Have you ever tried to find a specific researcher’s scholarship through a database search? Chances are you have run into some challenges such as discovering multiple Researchers with the same name. One potential way to refine your search would be to limit the results to the Researcher’s Institution. But, what if the Researcher has held positions at multiple Institutions? Multiple search queries and further refinement would be necessary.
One solution to this difficulty of locating a specific Researcher is the use of an ORCID unique author identifier. By using a unique identifier for authors, searching for a specific researcher is straightforward and only requires knowing the author’s identifier. However, this will only work if the researcher has registered for an identifier such as ORCID (www.orcid.org).
Registering for an ORCID identifier is easy and free. Simply register, add your scholarship works, and then use your ORCID identifier. Your ORCID identifier can be used when submitting publications, applying for grants, and on your personal webpages.
The University of Alabama recently became ORCID Institutional members, and so we will have more information about ORCID soon.
However, a few points you may be interested in:
- Scientific and Engineering databases have already started to add Author Identifiers as a search option (e.g. Web of Science).
- Several publishers and grant agencies are now requiring an Author Identifier with submission.
- Importing your scholarship citations and other works into ORCID can be somewhat automated and painless. For example, I was able to export my citations from Google Scholar and then bulk import them into my ORCID Identifier profile.
Here is my ORCID identifier webpage for an example of how your ORCID identifier will appear to the public:
We encourage you to check out ORCID at www.orcid.org and get your own unique Author Identifier today!
Using PICO (T) as a guide to find medical literature in databases in Nursing and Allied Health Professions
What is PICO (T)?
PICO (T) is an instrument used in medical and health research to help researchers formulate a question to get evidence based results.
Using PICO (T) format as a tool where applicable can help to base question to begin the literature search.
|P = Patient, Population, and/or Problem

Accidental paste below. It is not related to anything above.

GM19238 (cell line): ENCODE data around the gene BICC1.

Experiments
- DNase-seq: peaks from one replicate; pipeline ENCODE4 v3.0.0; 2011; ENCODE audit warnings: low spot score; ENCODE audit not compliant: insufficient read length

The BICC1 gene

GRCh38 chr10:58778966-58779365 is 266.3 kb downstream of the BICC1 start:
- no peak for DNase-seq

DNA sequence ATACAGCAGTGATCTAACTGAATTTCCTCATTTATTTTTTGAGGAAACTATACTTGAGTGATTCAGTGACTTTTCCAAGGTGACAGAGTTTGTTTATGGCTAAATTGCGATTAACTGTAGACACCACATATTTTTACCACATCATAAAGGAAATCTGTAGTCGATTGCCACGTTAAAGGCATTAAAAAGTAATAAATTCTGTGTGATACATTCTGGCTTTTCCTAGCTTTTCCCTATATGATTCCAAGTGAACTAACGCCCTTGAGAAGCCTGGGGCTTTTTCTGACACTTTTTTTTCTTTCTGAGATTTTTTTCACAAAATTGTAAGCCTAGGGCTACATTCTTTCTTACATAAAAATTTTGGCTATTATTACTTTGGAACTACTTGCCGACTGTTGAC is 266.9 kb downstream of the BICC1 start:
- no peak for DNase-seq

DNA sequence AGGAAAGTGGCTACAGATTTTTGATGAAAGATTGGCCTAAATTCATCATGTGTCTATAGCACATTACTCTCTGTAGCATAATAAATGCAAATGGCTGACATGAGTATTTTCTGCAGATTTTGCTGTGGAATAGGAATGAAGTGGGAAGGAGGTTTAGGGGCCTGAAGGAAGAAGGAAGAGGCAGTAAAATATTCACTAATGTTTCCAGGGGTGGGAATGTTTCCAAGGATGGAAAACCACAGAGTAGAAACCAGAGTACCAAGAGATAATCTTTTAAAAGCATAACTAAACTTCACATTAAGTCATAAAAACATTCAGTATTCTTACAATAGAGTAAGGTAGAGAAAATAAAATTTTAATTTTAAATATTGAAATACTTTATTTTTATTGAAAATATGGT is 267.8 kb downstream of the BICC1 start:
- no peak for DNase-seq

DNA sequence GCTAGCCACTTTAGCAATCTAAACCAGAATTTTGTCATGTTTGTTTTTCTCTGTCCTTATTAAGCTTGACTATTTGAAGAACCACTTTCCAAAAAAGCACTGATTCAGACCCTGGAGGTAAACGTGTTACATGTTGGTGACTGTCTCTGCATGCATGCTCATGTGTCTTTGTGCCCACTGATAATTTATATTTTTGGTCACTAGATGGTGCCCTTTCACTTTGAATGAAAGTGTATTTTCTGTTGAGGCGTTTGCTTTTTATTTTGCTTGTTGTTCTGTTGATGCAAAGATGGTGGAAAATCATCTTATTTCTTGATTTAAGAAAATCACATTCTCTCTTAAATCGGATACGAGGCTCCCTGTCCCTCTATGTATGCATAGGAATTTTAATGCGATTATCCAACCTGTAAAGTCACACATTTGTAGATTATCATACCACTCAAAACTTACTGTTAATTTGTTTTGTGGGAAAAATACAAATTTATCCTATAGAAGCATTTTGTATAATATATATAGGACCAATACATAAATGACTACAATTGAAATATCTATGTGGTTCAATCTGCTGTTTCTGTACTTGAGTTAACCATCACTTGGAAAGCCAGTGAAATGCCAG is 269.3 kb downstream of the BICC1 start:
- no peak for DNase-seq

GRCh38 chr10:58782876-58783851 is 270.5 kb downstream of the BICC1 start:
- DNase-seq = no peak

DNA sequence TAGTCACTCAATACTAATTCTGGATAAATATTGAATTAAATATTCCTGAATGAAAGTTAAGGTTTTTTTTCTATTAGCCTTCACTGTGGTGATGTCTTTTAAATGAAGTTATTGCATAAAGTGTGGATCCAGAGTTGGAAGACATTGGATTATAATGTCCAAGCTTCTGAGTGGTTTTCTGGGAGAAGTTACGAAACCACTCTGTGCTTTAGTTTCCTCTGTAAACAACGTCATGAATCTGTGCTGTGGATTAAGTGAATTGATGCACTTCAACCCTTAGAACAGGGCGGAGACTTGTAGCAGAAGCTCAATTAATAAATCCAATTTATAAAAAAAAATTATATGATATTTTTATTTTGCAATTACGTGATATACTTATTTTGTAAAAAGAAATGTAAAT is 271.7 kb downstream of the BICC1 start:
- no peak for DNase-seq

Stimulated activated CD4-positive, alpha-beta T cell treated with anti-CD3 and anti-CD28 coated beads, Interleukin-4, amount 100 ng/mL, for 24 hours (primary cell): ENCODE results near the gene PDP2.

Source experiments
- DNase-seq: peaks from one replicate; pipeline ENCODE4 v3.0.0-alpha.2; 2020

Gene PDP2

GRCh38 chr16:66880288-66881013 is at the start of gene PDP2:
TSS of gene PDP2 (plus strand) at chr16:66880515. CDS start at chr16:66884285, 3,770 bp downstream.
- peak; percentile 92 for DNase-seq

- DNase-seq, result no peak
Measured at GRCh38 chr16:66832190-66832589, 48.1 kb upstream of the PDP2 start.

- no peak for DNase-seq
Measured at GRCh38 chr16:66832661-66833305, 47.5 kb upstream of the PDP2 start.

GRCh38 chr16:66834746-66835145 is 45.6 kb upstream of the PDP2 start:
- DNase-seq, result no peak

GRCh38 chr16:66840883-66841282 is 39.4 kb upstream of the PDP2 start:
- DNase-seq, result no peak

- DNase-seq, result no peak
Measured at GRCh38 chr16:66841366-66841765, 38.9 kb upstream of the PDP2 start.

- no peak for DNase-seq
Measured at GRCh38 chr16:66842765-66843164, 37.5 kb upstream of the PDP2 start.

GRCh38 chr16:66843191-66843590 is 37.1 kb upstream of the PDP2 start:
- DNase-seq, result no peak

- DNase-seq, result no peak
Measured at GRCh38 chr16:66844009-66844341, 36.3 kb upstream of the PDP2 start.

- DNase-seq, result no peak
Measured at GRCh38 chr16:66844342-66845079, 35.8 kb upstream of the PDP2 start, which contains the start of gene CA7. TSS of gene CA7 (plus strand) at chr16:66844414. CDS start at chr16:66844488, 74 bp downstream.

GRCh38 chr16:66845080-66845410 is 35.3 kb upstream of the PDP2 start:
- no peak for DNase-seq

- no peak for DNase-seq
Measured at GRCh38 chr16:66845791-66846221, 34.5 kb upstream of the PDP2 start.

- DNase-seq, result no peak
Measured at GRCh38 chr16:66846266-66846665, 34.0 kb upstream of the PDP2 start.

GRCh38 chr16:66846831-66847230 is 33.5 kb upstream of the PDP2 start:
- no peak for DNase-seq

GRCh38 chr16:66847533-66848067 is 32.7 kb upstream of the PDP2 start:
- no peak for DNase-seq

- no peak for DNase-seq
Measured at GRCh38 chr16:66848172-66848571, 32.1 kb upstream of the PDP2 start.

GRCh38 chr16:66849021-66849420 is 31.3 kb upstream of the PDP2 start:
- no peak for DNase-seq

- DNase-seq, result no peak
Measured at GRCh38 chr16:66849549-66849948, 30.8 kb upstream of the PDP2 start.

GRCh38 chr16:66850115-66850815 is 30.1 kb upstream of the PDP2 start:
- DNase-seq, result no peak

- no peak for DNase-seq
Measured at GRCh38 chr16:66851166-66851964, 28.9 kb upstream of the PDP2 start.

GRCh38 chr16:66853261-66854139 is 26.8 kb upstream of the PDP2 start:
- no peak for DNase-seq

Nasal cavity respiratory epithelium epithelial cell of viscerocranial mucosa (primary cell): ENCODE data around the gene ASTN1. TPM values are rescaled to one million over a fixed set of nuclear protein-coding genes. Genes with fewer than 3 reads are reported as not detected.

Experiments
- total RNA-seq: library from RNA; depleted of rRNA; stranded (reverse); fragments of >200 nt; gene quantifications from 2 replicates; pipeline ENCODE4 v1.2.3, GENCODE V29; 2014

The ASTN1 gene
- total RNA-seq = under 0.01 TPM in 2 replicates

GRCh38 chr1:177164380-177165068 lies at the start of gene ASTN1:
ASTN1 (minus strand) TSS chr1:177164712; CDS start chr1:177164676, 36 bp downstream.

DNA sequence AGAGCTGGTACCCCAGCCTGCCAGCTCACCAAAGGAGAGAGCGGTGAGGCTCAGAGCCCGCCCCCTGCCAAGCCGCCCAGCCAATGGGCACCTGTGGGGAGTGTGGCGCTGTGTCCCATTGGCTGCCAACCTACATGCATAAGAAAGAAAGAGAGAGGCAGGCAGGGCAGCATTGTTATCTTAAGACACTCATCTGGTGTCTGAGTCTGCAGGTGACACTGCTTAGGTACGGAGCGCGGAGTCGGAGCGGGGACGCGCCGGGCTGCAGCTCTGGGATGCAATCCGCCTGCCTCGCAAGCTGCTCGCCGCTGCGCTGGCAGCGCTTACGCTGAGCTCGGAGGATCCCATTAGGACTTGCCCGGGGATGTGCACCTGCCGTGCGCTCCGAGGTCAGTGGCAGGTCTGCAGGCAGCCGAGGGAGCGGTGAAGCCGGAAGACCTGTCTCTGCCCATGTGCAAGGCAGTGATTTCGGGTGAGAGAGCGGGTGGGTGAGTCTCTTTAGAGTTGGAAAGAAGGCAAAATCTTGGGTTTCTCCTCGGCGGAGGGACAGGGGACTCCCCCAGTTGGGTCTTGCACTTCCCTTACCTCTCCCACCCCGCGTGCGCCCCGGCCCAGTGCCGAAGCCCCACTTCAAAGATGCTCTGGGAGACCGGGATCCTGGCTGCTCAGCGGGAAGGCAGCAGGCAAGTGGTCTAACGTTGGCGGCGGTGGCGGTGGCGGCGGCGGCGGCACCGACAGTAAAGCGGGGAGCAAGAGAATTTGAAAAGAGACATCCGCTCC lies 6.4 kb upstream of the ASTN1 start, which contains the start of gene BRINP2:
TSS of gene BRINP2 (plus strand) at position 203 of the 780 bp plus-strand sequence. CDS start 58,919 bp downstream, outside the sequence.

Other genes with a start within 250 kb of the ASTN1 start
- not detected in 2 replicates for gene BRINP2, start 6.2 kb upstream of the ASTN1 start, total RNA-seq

I = Intervention
C = Comparison
O = Outcome
T = Type of Study or concept of time
- Plan a search strategy by identifying major elements of the question to subject terms such as MeSH, Keywords
- After viewing the initial search results, one can narrow the search for the Comparison, Outcome, Time factors or Type of study
Example: Does sleep hygiene among healthcare workers increase productivity at work?
Frame the question to include PICO (T) elements
|P (Problem or Patient or Population)
|Sleep deprivation, healthcare workers
|Long shift, Not sleeping, stress
|Key terms in the question
| Database Terms – MeSH*/ Keywords
| P (Problem/Patient/Population) = Sleep deprivation, healthcare workers
|Sleep deprivation, insufficient sleep, Health personnel [MeSH]
sleep deprivation [CINAHL]
| I (intervention/indicator)= Sleeping 8 hours,
|Sleep hygiene [MeSH]
Sleep hygiene [CINAHL]
| C (comparison)
| Standards, Education [ MeSH, CINAHL]
| O (outcome)
| Efficiency [ MeSH, CINAHL]
*Medical Subject Heading in PubMed/Medline
Useful Links for PICO/Evidence Based searches:
Post submitted by Mangala Krishnamurthy
Tip 9: Research Guides. We have developed a series of simple and convenient guides to get faculty and students started when first using the library. They’re called LibGuides. Each guide is built to acquaint you with library resources which are available to support your work. We have a guide for every major subject area: geology, nursing, civil engineering, etc. The guides cover ways to find books, list important databases, identify research tools, and point to key Internet resources.
Go to LibGuides.
Tip 3: Databases. Databases offer a great way to find information on specific subjects. It’s often good advice to start a search using a database that matches with a particular discipline, such as the IEEE Digital Library (electrical engineering) or BIOSIS Previews (biology), for example. General purpose science databases such as the Web of Science or Scopus are great too. Each database has its own special interface. While searching a database, you can “click through” to full-text content when available.
Go to full list of databases.
Librarians at Rodgers Library for Science & Engineering are offering spring classes. Is it that time of the year to start a literature review for your papers/projects? The ability to scan the literature efficiently and identify useful resources is vital. You can learn how to apply principles of analysis to identify unbiased and valid studies.
The following classes are offered several times during the semester for your convenience:
1. Introduction to Science & Engineering Information Resources
2. Chemical & Biological Information resources
3. Physics & Astronomy Information Resources
4. Mathematics Information Resources
5. Web of Science Database
6. PubMed (Cover Systematic Review, Integrated Literature Review)
8. Introduction to Scientific Writing
9. Scientific Presentations
10. 3D Printing Training Session
For questions regarding the classes, contact Vincent F. Scalfani, firstname.lastname@example.org
If the above classes are not what you are looking for, suggest one or request the one you want and we will be glad to assist. Contact one of the subject specialists at Rodgers anytime:
John Sandy email@example.com